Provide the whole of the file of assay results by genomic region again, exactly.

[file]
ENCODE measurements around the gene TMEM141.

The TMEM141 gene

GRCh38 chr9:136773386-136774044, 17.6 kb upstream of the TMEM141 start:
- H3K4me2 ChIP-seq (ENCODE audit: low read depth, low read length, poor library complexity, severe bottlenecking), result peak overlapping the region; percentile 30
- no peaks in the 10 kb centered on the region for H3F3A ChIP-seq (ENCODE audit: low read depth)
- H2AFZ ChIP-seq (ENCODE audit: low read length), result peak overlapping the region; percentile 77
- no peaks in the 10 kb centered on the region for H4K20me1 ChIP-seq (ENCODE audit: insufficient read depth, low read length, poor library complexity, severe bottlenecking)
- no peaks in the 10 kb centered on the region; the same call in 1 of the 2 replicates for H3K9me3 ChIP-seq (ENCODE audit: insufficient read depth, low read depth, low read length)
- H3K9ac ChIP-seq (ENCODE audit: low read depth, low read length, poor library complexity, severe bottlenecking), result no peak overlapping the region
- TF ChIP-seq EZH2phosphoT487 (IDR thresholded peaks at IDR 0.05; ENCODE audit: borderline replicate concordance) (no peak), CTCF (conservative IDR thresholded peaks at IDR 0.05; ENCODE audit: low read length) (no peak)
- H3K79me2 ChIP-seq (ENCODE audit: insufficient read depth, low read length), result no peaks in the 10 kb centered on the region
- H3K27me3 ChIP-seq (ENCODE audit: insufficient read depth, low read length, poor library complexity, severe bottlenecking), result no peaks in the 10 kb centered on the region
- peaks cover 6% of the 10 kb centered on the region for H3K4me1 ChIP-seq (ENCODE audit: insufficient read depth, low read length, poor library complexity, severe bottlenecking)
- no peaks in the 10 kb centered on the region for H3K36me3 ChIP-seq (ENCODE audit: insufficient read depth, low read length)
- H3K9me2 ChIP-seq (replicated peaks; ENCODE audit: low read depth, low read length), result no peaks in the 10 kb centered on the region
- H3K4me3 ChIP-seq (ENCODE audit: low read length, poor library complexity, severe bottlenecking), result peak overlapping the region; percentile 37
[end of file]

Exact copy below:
ENCODE measurements around the gene TMEM141.

The TMEM141 gene

GRCh38 chr9:136773386-136774044, 17.6 kb upstream of the TMEM141 start:
- H3K4me2 ChIP-seq (ENCODE audit: low read depth, low read length, poor library complexity, severe bottlenecking), result peak overlapping the region; percentile 30
- no peaks in the 10 kb centered on the region for H3F3A ChIP-seq (ENCODE audit: low read depth)
- H2AFZ ChIP-seq (ENCODE audit: low read length), result peak overlapping the region; percentile 77
- no peaks in the 10 kb centered on the region for H4K20me1 ChIP-seq (ENCODE audit: insufficient read depth, low read length, poor library complexity, severe bottlenecking)
- no peaks in the 10 kb centered on the region; the same call in 1 of the 2 replicates for H3K9me3 ChIP-seq (ENCODE audit: insufficient read depth, low read depth, low read length)
- H3K9ac ChIP-seq (ENCODE audit: low read depth, low read length, poor library complexity, severe bottlenecking), result no peak overlapping the region
- TF ChIP-seq EZH2phosphoT487 (IDR thresholded peaks at IDR 0.05; ENCODE audit: borderline replicate concordance) (no peak), CTCF (conservative IDR thresholded peaks at IDR 0.05; ENCODE audit: low read length) (no peak)
- H3K79me2 ChIP-seq (ENCODE audit: insufficient read depth, low read length), result no peaks in the 10 kb centered on the region
- H3K27me3 ChIP-seq (ENCODE audit: insufficient read depth, low read length, poor library complexity, severe bottlenecking), result no peaks in the 10 kb centered on the region
- peaks cover 6% of the 10 kb centered on the region for H3K4me1 ChIP-seq (ENCODE audit: insufficient read depth, low read length, poor library complexity, severe bottlenecking)
- no peaks in the 10 kb centered on the region for H3K36me3 ChIP-seq (ENCODE audit: insufficient read depth, low read length)
- H3K9me2 ChIP-seq (replicated peaks; ENCODE audit: low read depth, low read length), result no peaks in the 10 kb centered on the region
- H3K4me3 ChIP-seq (ENCODE audit: low read length, poor library complexity, severe bottlenecking), result peak overlapping the region; percentile 37